• If functions are declared on the base-class, they are not wrapped when you wrap the inheritee (example).
  • C++ and JS are different languages, so for more complex APIs you should avoid a one-one mapping.

If you're interested in working on any of these issues, contributions are very welcome.

Showcase: wrapping the FXOS8700Q driver

Enough talk, let's build a wrapper for the NXP FXOS8700Q, the accelerometer found on the FRDM-K64F development board. First, you need a C++ library that uses this accelerometer, so the compiler can generate debug symbols. Since the online compiler cannot generate debug builds, you can only do this locally using the mbed Command-Line Interface (CLI).

A C++ library that uses this accelerometer can be found at developer.mbed.org/users/janjongboom/code/FXOS8700CQ/.

Import a program that uses this library and produce a debug build:

$ mbed import https://developer.mbed.org/users/janjongboom/code/fxos8700cq_example/
$ cd fxos8700cq_example

# build the application
$ mbed compile -m K64F -t GCC_ARM --profile ./mbed-os/tools/profiles/debug.json

When the compilation succeeds you find an .elf file in the build directory. Export the symbols from this application and feed these into the wrapper generator:

# export symbols
$ arm-none-eabi-objdump -Wi -g BUILD/K64F/GCC_ARM/*.elf > symbols.txt

# run the wrapper generator, first argument is the symbols file, second argument is the class, third argument is the name of the header file
$ node ~/mbed-js-wrapper-generator/generate.js symbols.txt FXOS8700CQ --header-file "FXOS8700CQ.h"

... snip ...
FXOS8700CQ#getMagnetX
FXOS8700CQ#getMagnetY
FXOS8700CQ#getMagnetZ
FXOS8700CQ#FXOS8700CQ

Done. Created wrapper in /mbed-js-wrapper-generator/output/js-mbed-fxos8700cq-1488803902971
To add this wrapper to your project:
	1. Add the native library to the wrapper ('mbed add http://path-to-native-library')
	2. Add the wrapper to your JS project via 'npm install /mbed-js-wrapper-generator/output/js-mbed-fxos8700cq-1488803902971 --save'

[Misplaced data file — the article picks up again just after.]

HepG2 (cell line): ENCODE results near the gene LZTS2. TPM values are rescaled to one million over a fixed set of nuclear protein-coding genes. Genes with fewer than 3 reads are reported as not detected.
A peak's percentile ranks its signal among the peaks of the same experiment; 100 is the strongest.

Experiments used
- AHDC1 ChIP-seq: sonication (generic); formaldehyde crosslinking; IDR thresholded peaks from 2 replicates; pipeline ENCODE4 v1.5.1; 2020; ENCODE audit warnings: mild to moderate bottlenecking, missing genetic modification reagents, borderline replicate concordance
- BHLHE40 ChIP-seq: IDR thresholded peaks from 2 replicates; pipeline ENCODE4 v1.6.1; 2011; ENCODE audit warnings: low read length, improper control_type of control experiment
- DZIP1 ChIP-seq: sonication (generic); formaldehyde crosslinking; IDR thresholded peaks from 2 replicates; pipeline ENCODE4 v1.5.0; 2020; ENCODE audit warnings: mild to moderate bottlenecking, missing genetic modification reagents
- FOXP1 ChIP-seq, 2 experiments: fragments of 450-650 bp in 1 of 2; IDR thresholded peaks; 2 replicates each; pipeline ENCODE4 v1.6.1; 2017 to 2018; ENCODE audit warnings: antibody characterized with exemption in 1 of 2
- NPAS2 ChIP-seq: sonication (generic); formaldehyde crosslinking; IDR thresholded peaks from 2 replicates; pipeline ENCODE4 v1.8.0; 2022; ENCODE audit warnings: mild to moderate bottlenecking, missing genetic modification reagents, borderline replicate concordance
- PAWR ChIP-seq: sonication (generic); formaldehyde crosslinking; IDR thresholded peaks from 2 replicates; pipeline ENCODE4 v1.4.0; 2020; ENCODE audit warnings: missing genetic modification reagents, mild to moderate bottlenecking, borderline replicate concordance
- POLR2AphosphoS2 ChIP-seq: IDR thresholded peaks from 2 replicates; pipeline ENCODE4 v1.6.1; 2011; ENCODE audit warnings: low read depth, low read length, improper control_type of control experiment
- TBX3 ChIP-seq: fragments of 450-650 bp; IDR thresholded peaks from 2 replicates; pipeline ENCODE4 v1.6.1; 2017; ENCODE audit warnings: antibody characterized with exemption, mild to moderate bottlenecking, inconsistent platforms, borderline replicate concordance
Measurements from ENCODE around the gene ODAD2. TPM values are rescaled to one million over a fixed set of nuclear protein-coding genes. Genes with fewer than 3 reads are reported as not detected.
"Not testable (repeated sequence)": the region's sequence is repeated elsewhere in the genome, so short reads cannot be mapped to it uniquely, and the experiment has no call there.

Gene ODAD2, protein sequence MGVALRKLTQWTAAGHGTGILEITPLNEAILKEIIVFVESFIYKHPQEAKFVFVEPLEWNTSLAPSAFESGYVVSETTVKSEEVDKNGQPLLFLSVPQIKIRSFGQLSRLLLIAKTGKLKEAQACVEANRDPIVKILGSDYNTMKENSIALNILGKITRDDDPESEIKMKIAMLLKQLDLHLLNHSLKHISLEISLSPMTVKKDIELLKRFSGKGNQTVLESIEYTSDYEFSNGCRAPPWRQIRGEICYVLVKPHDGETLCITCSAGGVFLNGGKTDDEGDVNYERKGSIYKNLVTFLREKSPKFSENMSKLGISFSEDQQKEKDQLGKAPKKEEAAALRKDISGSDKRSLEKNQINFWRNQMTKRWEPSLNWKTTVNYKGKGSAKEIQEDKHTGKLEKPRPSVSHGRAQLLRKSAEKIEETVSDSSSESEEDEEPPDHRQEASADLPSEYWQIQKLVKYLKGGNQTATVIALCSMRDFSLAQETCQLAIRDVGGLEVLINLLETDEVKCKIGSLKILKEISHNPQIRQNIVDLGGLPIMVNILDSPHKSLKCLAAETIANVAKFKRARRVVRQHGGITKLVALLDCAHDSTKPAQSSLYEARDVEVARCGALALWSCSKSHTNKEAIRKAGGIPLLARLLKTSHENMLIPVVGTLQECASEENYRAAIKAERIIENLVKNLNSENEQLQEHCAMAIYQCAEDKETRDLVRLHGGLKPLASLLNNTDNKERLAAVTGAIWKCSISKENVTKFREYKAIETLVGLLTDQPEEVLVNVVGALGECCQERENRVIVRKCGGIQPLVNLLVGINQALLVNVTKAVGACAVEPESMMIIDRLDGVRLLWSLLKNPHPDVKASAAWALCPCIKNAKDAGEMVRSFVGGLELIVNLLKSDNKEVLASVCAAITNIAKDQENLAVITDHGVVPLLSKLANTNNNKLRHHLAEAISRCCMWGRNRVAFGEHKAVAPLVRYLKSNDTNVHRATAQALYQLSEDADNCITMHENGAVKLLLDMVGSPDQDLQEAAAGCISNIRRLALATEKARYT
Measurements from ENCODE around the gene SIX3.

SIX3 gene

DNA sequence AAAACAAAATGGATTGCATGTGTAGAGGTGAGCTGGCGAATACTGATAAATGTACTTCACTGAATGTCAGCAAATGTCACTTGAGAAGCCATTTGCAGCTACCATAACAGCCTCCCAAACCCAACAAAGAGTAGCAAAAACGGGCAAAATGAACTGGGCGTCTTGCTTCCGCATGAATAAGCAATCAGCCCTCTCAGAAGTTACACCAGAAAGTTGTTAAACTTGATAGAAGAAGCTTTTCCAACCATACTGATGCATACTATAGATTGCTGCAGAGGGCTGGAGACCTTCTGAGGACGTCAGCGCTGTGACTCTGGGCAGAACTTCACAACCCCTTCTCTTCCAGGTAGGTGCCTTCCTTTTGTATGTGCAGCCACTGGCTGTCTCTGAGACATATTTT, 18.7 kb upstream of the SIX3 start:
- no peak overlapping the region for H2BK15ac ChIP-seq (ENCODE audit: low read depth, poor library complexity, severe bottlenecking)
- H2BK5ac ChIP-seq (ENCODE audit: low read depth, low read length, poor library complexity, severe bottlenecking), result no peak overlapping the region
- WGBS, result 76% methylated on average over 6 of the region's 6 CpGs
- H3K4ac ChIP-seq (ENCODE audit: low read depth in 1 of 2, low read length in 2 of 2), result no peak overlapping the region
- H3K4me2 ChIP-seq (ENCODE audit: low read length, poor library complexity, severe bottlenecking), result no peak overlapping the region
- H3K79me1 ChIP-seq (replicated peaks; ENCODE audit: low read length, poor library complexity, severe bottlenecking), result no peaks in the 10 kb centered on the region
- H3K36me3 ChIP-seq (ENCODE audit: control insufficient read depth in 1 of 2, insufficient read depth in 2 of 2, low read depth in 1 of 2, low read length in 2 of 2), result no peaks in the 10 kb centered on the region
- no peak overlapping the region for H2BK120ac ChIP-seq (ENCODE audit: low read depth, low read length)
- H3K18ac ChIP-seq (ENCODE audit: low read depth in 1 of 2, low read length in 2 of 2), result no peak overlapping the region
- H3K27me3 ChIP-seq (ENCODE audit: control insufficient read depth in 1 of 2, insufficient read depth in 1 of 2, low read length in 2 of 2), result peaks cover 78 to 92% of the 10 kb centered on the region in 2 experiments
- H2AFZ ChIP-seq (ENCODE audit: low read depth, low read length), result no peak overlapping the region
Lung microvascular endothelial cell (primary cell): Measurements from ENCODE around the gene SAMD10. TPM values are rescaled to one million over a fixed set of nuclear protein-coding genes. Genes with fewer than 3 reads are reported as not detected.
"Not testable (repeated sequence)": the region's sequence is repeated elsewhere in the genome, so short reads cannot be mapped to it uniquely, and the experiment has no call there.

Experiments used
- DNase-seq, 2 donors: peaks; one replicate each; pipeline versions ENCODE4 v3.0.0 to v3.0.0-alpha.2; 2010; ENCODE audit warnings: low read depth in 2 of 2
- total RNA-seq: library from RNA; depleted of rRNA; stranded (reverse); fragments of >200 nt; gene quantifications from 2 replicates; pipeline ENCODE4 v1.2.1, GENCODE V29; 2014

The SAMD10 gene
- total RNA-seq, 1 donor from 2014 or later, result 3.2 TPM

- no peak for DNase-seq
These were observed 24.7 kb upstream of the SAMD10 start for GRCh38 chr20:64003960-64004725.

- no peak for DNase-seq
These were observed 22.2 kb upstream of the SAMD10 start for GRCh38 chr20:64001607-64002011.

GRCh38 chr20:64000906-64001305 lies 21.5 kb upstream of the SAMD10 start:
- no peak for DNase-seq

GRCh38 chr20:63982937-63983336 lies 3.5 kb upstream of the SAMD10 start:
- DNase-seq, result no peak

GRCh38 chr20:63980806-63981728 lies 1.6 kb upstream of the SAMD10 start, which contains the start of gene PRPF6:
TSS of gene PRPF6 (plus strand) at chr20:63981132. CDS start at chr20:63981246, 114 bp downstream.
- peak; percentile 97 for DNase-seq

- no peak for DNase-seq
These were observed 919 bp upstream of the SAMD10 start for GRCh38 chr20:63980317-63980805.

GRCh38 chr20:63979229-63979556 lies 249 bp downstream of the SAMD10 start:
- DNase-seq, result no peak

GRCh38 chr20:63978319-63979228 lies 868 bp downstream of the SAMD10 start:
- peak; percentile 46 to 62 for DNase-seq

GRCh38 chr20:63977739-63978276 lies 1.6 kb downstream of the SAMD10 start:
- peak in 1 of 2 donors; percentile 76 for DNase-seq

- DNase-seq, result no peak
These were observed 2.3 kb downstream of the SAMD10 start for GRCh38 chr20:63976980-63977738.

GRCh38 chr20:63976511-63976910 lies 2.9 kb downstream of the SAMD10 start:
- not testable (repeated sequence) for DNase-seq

Now add the native library to the wrapper:

$ cd ~/mbed-js-wrapper-generator/output/js-mbed-fxos8700cq*
$ mbed add https://developer.mbed.org/users/janjongboom/code/FXOS8700CQ/

You now have a wrapper for the accelerometer driver that you can add to a JS on mbed application.

Using the wrapper

To use the wrapper, create a new JS on mbed project:

# clone the mbed-js-example application
$ git clone git@github.com:armmbed/mbed-js-example fxos8700cq-demo
$ cd fxos8700cq-demo
# install dependencies
$ npm install

Then add the wrapper as a dependency of your project:

# !!! do not forget *--save* and *--ignore-scripts* here !!!
$ npm install /path/to/jerryscript-mbed-fxos8700cq-* --save --ignore-scripts

mbed-js-example@0.0.1 /Users/janjon01/repos/fxos8700cq-demo
└── mbed-js-fxos8700cq@1.0.0

Writing some code

Open main.js and replace the content with:

var acc = FXOS8700CQ(PTE25, PTE24, (0x1D<<1));
acc.enable();

setInterval(function() {
    acc.get_data();
    print("acc x=" + acc.getAccelX() + " y=" + acc.getAccelY() + " z=" + acc.getAccelZ());
}, 1000);

You can then build the application. The first time you build, this step takes a long time because it downloads JerryScript and mbed OS 5.

# replace K64F with your
$ gulp --target=K64F

In the build/out/K64F folder there will be a mbedos5.bin file. To flash the binary to your board, drag and drop the mbedos5.bin file on to your development board - it mounts as a mass-storage device.

To see the accelerometer values, attach a serial monitor to the device, and set the baud rate to 115,200. Victory!

Logging values from the accelerometer with JS on mbed

Note: If the application immediately fails, double-check that you have called npm install with the save argument. Only packages that are in package.json are loaded by JerryScript.

Taking it further

If you happen to have a Grove Chainable LED laying around, you can add the mbed-js-chainableled library to your project, and make something pretty:

Colors!

Conclusion

The mbed-js-wrapper-generator, while still in its infancy, is a valuable tool to quickly generate JerryScript bindings for existing C++ applications. It makes it a lot easier for JS developers to use the vast ecosystem of C++ libraries that the mbed community has written over the years. In addition, it helps users write code that cannot be written in JS - for example because of timing constraints - by quickly referencing a C++ library instead.

If you like this project, also look at the JS on mbed REPL which allows you to use peripherals and test out code over the serial port, without compilation. Or if you want to learn more about JS on mbed, watch the video from JSConf.asia 2016!

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Jan Jongboom is Developer Evangelist IoT, and he loves a good C++/JS mashup.